DENVER — Peyton Manning and the Denver Broncos waited eight long months, then another 33 minutes, to get the season started.
A record-tying seven touchdown passes — something no one had done in 44 years — made it worth the while.
Connecting with his most prized addition, Wes Welker, and former college basketball player Julius Thomas and Demaryius Thomas for two TDs each, Manning directed Denver to a 49-27 victory over Super Bowl champion Baltimore on Thursday night in the NFL opener, a much-anticipated rematch against the team that ended the Broncos’ playoff run in January.
“Peyton had an amazing night,” Broncos coach John Fox said. “Peyton’s had a lot of amazing nights.”
- 2 killed, half-million lose power in Seattle-area windstorm
- Jack Zduriencik’s M’s legacy: More than 3 dozen departed managers, coaches, scouts, staffers
- High winds stall firefighting efforts, fuel Tunk Block, Lime Belt fires
- Wet weekend ahead, with high winds and heavy rain expected
- Seahawks’ third exhibition game may be a dress rehearsal, but it does have significance
Most Read Stories
Not like this, though.
Manning is the sixth QB in NFL history to throw seven TD passes in a game and the first since Joe Kapp did it for Minnesota against Baltimore on Sept. 28, 1969.
The others read like a Who’s Who of passers who came along before the NFL became so pass-happy: Sid Luckman, Adrian Burk, George Blanda, Y.A. Tittle.
“I felt like we had to keep scoring because Baltimore can score at any time,” Manning said.
He was 27 of 42 for 462 yards with no interceptions for an off-the-charts quarterback rating of 141.1.
“He’s phenomenal. To continue to come out every year and put that kind of performance on for us, it’s amazing,” Julius Thomas said.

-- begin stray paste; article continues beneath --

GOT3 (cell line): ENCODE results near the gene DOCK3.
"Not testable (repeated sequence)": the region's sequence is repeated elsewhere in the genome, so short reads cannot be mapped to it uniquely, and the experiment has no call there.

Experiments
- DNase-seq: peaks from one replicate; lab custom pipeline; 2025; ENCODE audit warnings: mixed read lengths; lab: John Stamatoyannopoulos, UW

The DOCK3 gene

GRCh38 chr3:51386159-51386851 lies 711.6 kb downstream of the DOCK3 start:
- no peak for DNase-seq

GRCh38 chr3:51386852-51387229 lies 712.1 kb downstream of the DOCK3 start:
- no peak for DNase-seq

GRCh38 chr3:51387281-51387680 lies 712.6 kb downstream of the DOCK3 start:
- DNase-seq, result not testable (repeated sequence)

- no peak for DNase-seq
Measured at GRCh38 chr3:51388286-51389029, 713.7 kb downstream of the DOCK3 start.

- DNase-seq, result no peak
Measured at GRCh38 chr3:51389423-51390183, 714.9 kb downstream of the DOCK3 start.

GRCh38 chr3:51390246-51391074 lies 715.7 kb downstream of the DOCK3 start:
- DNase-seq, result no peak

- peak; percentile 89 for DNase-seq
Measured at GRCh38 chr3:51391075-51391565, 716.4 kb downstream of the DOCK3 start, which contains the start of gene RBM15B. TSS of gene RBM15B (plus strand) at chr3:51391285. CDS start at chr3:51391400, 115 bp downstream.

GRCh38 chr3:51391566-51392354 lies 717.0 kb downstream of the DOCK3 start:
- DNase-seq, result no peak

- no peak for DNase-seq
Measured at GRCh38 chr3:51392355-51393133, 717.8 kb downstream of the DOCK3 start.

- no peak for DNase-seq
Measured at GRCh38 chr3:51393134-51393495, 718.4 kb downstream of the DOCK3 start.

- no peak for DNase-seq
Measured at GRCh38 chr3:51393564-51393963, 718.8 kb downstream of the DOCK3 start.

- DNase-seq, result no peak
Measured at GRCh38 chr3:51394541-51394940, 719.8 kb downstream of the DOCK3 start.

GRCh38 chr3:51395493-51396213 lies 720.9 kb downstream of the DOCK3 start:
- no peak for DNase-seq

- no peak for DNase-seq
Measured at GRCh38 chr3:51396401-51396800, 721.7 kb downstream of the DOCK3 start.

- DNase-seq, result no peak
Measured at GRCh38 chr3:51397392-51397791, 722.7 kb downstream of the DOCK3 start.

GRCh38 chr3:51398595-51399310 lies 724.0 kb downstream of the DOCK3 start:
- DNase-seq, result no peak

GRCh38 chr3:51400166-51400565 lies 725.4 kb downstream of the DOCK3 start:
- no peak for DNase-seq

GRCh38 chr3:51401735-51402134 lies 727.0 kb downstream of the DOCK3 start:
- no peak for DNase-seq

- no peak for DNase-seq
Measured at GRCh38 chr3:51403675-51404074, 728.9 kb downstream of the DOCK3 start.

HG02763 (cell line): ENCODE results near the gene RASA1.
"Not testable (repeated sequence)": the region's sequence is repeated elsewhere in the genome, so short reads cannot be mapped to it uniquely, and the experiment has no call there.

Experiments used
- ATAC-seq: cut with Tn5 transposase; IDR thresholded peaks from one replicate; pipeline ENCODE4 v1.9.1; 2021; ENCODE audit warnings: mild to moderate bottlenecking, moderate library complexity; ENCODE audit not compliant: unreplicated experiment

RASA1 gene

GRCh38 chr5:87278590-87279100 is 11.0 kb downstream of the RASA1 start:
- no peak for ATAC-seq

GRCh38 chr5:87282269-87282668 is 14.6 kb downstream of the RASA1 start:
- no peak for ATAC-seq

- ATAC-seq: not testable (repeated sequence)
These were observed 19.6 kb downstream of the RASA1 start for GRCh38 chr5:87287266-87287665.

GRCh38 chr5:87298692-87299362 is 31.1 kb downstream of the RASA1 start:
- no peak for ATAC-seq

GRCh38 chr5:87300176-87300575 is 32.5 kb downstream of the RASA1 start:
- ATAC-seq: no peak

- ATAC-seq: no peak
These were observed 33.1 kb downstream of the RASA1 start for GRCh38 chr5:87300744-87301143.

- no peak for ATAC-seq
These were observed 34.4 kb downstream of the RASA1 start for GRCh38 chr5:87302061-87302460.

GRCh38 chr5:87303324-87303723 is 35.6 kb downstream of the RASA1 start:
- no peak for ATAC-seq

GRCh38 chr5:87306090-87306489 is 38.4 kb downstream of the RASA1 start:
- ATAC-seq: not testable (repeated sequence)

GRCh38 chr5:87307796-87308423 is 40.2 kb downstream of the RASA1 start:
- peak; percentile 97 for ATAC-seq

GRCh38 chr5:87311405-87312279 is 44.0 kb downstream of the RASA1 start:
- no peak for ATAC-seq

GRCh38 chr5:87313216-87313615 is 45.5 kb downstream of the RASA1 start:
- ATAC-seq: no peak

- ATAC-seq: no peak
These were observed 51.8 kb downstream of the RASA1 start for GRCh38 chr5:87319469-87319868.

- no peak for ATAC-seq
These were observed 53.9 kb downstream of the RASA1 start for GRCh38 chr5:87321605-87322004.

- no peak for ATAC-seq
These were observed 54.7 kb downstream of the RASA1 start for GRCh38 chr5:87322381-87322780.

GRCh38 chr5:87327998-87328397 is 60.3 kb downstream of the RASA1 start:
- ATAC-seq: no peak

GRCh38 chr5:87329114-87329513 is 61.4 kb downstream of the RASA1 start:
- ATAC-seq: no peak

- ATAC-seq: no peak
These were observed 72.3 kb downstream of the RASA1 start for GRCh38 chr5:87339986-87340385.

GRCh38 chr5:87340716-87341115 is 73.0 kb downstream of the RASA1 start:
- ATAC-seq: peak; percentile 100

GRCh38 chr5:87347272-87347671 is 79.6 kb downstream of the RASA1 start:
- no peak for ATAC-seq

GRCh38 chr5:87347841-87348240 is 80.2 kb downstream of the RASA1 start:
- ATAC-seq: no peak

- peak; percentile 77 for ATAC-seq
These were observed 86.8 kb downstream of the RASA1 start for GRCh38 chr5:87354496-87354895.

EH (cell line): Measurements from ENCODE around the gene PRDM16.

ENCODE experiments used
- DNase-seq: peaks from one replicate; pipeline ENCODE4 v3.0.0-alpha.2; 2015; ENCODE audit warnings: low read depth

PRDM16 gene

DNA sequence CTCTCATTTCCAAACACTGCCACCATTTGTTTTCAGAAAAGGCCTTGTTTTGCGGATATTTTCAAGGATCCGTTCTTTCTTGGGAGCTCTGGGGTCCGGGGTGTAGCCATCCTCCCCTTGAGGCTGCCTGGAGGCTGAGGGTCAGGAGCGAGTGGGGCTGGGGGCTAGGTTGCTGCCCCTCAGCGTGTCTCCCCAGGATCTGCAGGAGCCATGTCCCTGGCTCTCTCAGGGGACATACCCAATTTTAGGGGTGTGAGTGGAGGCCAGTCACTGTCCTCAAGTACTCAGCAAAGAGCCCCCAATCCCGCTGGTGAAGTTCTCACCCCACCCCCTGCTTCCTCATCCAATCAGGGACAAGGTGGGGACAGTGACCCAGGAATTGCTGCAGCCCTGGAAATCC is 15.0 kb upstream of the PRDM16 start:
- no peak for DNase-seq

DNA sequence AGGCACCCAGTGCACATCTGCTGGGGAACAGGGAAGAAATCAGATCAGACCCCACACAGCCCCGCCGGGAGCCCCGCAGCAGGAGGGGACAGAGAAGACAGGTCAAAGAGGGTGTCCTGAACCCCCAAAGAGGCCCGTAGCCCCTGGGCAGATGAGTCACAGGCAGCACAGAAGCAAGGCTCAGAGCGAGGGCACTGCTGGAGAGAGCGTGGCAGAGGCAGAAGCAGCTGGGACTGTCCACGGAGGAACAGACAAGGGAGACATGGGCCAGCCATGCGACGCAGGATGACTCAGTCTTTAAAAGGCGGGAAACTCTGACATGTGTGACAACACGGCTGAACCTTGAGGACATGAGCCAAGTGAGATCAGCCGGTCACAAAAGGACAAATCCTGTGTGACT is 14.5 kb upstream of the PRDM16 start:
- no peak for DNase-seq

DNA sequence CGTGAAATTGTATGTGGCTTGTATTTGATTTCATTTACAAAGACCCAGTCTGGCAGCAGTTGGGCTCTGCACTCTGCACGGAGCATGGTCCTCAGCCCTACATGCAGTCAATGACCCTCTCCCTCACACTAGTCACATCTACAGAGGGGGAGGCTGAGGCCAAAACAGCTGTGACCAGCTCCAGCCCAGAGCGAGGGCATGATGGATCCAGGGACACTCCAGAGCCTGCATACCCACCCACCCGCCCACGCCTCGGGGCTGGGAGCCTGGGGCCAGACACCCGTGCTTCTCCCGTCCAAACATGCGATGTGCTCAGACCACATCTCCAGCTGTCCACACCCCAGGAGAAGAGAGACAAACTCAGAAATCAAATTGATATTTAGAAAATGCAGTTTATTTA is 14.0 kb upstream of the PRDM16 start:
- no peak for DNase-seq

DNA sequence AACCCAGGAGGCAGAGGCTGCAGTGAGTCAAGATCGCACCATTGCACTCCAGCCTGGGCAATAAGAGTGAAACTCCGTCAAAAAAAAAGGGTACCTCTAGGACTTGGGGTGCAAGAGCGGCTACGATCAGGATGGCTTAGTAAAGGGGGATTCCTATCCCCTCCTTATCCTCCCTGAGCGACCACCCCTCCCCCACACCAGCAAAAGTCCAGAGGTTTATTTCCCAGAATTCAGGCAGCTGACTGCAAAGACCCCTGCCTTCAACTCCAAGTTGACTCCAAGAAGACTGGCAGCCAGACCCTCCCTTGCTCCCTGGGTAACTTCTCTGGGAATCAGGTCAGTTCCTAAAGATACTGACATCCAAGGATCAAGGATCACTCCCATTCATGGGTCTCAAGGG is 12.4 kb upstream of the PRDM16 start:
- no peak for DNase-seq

Nobody had ever put up 49 points on the Ravens in their 18-year history.
It was all part of a thorough thrashing of the team that put a harsh end to what had looked like a Super Bowl-bound 2012 in Denver. The rematch came nearly eight months after Baltimore beat Denver 38-35 in double overtime on an icy January night in the same stadium.
The Broncos waited all offseason for the rematch, then for 33 minutes more when a lightning storm in the area delayed the start.
Ravens quarterback Joe Flacco, armed with a new six-year, $120.6 million contract, matched the Broncos score for score in the first half but had to play catch-up after falling behind 35-17 early in the third quarter. His final numbers: 34 of 62 for 362 yards with two TDs and two interceptions.
It was such a runaway, the Broncos were throwing away touchdowns by the end. Linebacker Danny Trevathan fumbled his pick-6 just shy of the goal line, celebrating too soon and the ball bounced out of the end zone for a touchback instead of a TD.
Manning’s seventh TD pass covered only a few yards in the air but Demaryius Thomas took it 78 yards to score. He finished with five receptions for 161 yards, Julius Thomas had five catches for 110 yards and Welker led the way with nine for 67 yards.
• Philadelphia Eagles receiver Riley Cooper and cornerback Cary Williams got into a heated scuffle at practice, and a player close to the incident indicated it was directly related to a video that surfaced five weeks ago of Cooper using a racial slur at a June concert.
• Jacksonville could be without tight end Marcedes Lewis in the season opener against Kansas City. Lewis (calf) missed his second consecutive day of practice.
• An American Indian tribe in upstate New York said it will launch a radio ad campaign pressing for the Washington Redskins to shed a name often criticized as offensive. The Oneida Indian Nation said the first ad will run on radio stations in Washington before the team hosts the Philadelphia Eagles in its opener Monday. In the ad, Oneida Nation’s Ray Halbritter says NFL commissioner Roger Goodell should “stand up to bigotry” by denouncing “the racial slur” in the team’s name.